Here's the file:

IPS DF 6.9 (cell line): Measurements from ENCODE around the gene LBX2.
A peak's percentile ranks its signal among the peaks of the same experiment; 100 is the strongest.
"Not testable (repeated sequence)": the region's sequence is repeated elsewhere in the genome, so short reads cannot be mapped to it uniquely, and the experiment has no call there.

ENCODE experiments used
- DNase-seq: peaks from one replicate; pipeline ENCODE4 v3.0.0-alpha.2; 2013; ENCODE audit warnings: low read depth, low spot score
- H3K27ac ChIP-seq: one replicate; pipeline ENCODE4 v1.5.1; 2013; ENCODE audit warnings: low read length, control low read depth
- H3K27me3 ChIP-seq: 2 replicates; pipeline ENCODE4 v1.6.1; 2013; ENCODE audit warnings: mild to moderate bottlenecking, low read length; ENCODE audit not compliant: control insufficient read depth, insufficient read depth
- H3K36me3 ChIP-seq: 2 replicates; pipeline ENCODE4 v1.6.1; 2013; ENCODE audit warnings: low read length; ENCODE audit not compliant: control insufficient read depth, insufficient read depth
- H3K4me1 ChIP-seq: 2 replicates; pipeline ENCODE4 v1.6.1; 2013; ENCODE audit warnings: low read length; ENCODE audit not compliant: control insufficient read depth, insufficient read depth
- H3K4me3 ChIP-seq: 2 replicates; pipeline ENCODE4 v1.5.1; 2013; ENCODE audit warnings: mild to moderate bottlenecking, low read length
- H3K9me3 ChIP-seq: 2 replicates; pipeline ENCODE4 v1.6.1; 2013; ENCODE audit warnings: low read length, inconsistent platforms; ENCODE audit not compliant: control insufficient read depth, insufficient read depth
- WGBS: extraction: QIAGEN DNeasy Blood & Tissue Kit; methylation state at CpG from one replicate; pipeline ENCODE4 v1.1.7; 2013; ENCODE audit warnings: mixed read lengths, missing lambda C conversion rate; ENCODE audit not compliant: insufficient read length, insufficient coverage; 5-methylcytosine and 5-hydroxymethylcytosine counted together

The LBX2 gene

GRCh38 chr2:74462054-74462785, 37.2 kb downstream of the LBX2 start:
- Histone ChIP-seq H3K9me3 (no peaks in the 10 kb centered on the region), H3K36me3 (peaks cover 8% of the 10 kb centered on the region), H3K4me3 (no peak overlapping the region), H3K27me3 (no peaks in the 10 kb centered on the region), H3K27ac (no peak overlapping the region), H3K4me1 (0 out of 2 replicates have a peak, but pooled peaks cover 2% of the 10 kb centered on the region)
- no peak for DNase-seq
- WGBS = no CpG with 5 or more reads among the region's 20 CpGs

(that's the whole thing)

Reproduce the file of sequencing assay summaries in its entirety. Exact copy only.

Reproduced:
IPS DF 6.9 (cell line): Measurements from ENCODE around the gene LBX2.
A peak's percentile ranks its signal among the peaks of the same experiment; 100 is the strongest.
"Not testable (repeated sequence)": the region's sequence is repeated elsewhere in the genome, so short reads cannot be mapped to it uniquely, and the experiment has no call there.

ENCODE experiments used
- DNase-seq: peaks from one replicate; pipeline ENCODE4 v3.0.0-alpha.2; 2013; ENCODE audit warnings: low read depth, low spot score
- H3K27ac ChIP-seq: one replicate; pipeline ENCODE4 v1.5.1; 2013; ENCODE audit warnings: low read length, control low read depth
- H3K27me3 ChIP-seq: 2 replicates; pipeline ENCODE4 v1.6.1; 2013; ENCODE audit warnings: mild to moderate bottlenecking, low read length; ENCODE audit not compliant: control insufficient read depth, insufficient read depth
- H3K36me3 ChIP-seq: 2 replicates; pipeline ENCODE4 v1.6.1; 2013; ENCODE audit warnings: low read length; ENCODE audit not compliant: control insufficient read depth, insufficient read depth
- H3K4me1 ChIP-seq: 2 replicates; pipeline ENCODE4 v1.6.1; 2013; ENCODE audit warnings: low read length; ENCODE audit not compliant: control insufficient read depth, insufficient read depth
- H3K4me3 ChIP-seq: 2 replicates; pipeline ENCODE4 v1.5.1; 2013; ENCODE audit warnings: mild to moderate bottlenecking, low read length
- H3K9me3 ChIP-seq: 2 replicates; pipeline ENCODE4 v1.6.1; 2013; ENCODE audit warnings: low read length, inconsistent platforms; ENCODE audit not compliant: control insufficient read depth, insufficient read depth
- WGBS: extraction: QIAGEN DNeasy Blood & Tissue Kit; methylation state at CpG from one replicate; pipeline ENCODE4 v1.1.7; 2013; ENCODE audit warnings: mixed read lengths, missing lambda C conversion rate; ENCODE audit not compliant: insufficient read length, insufficient coverage; 5-methylcytosine and 5-hydroxymethylcytosine counted together

The LBX2 gene

GRCh38 chr2:74462054-74462785, 37.2 kb downstream of the LBX2 start:
- Histone ChIP-seq H3K9me3 (no peaks in the 10 kb centered on the region), H3K36me3 (peaks cover 8% of the 10 kb centered on the region), H3K4me3 (no peak overlapping the region), H3K27me3 (no peaks in the 10 kb centered on the region), H3K27ac (no peak overlapping the region), H3K4me1 (0 out of 2 replicates have a peak, but pooled peaks cover 2% of the 10 kb centered on the region)
- no peak for DNase-seq
- WGBS = no CpG with 5 or more reads among the region's 20 CpGs